METHODS: Three years after the September 11, 2001 (9/11) attacks, 281 participants from a volunteer sample of 379, recruited from 8 companies directly affected by the attacks, completed an interview about their disaster experience, a structured diagnostic interview, and the DRM paradigm.
RESULTS: It was hypothesized that participants with PTSD would demonstrate more associative errors, termed false alarms to critical lures, compared to those without PTSD. This hypothesis was not supported; the only predictor of false alarms to critical lures was direct 9/11 trauma exposure.
CONCLUSIONS: The finding that 9/11 trauma-exposure was associated with false alarms to critical lures suggests that neural processing of trauma-exposure memory may involve associative elements of overgeneralization coupled with insufficient inhibition of responses to related but harmless stimuli. Future research will be needed to differentiate psychopathology, such as PTSD, from physiological fight-or-flight responses to trauma.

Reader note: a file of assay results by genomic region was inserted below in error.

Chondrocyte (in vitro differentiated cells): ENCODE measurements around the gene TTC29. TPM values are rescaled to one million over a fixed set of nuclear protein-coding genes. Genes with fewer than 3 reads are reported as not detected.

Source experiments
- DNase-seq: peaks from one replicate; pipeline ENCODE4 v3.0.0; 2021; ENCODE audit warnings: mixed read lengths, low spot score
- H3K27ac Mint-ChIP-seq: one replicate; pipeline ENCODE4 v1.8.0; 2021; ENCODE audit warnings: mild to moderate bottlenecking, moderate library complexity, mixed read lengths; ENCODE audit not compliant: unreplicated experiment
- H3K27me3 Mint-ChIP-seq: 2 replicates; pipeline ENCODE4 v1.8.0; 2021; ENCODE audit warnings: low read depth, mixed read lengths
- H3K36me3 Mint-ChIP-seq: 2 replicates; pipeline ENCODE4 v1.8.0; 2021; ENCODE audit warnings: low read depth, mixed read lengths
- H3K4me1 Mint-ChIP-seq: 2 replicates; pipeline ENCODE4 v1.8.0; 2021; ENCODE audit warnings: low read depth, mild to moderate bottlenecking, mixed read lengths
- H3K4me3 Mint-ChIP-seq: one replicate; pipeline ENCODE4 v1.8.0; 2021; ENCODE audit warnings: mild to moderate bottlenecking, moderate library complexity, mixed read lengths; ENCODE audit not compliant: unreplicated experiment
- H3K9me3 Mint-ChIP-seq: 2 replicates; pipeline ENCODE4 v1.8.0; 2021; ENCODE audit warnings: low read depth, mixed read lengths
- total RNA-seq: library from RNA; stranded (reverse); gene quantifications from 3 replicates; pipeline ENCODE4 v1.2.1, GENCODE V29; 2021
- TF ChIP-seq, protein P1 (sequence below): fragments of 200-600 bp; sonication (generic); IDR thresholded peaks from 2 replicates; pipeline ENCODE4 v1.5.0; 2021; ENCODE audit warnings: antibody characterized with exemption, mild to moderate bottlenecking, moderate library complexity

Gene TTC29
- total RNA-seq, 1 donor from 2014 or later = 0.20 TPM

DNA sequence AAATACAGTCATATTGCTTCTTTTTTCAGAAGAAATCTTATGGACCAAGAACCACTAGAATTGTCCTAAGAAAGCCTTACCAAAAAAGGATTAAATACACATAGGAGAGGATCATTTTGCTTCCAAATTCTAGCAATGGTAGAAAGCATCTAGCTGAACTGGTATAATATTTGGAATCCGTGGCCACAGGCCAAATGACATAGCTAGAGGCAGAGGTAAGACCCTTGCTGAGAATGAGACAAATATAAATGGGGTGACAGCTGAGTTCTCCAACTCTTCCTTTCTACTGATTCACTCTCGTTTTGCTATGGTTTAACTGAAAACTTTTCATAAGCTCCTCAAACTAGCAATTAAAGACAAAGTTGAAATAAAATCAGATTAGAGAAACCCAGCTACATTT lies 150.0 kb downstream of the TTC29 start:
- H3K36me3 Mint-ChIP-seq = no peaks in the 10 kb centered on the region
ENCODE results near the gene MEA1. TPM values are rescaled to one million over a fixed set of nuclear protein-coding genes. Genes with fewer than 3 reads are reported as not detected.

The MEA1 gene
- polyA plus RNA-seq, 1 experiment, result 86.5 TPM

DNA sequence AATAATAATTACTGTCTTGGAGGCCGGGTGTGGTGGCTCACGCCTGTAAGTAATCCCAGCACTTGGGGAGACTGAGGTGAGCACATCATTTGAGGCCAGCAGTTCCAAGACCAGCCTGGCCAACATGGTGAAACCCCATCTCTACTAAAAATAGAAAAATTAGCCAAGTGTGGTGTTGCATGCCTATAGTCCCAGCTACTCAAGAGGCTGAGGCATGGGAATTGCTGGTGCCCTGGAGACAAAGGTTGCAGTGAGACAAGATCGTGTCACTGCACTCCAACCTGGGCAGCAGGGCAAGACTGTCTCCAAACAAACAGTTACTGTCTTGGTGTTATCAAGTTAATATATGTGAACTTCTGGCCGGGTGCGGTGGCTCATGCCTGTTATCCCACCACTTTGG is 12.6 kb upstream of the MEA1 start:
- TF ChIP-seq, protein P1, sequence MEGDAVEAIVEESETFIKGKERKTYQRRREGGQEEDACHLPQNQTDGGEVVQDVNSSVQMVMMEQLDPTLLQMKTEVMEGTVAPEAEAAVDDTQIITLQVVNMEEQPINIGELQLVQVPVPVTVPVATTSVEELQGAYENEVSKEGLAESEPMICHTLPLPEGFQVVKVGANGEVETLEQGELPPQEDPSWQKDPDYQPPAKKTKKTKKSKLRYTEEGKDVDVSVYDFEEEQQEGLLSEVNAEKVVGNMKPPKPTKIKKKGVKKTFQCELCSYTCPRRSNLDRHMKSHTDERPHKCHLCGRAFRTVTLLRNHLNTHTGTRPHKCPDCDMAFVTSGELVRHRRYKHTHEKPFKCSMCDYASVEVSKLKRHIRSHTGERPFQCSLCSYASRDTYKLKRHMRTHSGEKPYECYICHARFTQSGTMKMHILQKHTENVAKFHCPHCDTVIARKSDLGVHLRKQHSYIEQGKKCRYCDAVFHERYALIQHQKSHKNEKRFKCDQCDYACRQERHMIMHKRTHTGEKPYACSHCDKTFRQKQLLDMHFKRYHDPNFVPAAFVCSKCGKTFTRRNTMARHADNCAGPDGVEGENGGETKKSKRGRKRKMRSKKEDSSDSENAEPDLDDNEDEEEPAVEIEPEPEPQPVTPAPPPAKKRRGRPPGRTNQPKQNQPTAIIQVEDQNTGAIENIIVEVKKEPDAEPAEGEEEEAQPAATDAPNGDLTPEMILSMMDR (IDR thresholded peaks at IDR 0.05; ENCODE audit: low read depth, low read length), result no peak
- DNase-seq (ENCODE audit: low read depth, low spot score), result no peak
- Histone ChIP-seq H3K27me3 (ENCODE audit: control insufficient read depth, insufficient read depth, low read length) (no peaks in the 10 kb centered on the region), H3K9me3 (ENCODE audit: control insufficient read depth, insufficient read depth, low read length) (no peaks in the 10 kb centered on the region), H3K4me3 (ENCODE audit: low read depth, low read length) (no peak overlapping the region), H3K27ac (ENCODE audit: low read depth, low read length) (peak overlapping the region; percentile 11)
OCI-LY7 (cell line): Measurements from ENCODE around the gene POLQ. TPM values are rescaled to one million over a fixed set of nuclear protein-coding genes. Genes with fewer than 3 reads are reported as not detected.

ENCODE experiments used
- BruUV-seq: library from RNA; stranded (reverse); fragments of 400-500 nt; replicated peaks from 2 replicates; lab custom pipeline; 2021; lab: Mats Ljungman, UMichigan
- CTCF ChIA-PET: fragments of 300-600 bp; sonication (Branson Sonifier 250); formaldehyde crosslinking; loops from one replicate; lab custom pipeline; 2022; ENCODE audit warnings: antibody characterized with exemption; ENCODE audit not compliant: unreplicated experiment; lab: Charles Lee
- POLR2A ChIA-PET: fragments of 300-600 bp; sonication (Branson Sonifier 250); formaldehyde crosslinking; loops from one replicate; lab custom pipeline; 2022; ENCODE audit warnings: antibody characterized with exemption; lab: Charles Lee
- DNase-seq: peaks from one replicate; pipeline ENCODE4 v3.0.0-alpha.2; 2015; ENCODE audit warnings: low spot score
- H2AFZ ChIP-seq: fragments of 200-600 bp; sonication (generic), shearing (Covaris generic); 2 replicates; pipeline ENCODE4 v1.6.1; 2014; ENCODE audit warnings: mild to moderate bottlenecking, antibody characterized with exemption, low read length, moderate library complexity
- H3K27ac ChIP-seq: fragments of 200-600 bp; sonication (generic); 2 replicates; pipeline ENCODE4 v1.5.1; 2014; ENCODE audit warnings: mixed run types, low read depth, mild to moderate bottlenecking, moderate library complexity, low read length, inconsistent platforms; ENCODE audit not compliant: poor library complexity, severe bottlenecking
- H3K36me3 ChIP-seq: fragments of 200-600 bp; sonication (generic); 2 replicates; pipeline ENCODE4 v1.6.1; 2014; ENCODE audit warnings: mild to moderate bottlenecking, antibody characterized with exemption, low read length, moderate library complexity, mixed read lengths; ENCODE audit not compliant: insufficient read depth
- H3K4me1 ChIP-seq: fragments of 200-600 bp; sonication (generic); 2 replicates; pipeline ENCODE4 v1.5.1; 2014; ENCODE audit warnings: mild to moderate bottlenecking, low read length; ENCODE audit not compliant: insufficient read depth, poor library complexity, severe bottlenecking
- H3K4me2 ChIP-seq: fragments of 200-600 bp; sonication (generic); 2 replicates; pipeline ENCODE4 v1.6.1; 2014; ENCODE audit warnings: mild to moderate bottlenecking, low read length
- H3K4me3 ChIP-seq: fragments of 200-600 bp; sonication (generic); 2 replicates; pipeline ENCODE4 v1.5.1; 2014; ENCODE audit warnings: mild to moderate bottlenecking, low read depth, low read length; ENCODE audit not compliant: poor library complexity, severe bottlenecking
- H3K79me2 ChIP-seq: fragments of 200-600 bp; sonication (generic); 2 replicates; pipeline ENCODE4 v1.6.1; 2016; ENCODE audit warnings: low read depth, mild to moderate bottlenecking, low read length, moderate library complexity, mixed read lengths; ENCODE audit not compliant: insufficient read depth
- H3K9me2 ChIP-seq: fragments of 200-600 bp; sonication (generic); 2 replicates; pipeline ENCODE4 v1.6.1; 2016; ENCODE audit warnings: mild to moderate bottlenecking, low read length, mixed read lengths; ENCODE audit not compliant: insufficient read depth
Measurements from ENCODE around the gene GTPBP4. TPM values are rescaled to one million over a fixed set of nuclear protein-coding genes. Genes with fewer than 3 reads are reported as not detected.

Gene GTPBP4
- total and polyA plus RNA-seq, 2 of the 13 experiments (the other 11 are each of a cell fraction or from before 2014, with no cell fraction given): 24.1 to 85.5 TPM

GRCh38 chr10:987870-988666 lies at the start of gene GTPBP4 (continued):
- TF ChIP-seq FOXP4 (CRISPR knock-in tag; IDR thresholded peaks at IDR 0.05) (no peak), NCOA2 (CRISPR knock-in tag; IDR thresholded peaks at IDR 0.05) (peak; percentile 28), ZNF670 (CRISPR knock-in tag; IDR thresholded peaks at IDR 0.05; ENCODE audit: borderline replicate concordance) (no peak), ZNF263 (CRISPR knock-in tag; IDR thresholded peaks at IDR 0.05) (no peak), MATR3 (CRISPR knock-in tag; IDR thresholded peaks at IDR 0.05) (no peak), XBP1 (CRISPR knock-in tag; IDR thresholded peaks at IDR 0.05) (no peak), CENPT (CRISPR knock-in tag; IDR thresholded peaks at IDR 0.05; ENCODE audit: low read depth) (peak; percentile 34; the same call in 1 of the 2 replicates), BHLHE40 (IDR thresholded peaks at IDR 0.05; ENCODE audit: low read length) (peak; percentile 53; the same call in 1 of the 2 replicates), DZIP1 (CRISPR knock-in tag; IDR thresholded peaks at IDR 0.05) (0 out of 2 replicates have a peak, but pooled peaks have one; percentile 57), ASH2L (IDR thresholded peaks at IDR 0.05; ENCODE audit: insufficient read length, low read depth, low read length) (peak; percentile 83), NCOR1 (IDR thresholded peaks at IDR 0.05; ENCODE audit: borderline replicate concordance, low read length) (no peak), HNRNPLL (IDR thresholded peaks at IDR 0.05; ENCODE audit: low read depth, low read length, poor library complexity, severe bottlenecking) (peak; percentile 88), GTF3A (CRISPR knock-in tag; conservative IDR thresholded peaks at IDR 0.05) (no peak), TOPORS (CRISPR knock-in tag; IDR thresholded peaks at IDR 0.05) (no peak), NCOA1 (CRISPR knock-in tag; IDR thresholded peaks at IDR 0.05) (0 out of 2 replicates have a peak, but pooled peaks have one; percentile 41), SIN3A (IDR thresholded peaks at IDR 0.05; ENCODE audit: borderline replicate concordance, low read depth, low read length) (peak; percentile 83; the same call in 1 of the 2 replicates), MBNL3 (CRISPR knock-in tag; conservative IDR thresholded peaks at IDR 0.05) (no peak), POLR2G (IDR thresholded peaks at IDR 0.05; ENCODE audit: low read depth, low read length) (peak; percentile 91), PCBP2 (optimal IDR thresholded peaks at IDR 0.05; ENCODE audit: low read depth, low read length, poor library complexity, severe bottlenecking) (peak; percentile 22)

BACKGROUND: Posttraumatic stress disorder (PTSD) has been found to be associated with abnormalities in memory function. This relationship has not previously been studied using the Deese-Roediger-McDermott (DRM) false memory paradigm in disaster-exposed populations.
|Original language||English (US)|
|Number of pages||10|
|Journal||Annals of Clinical Psychiatry|
|State||Published - Aug 1 2015|
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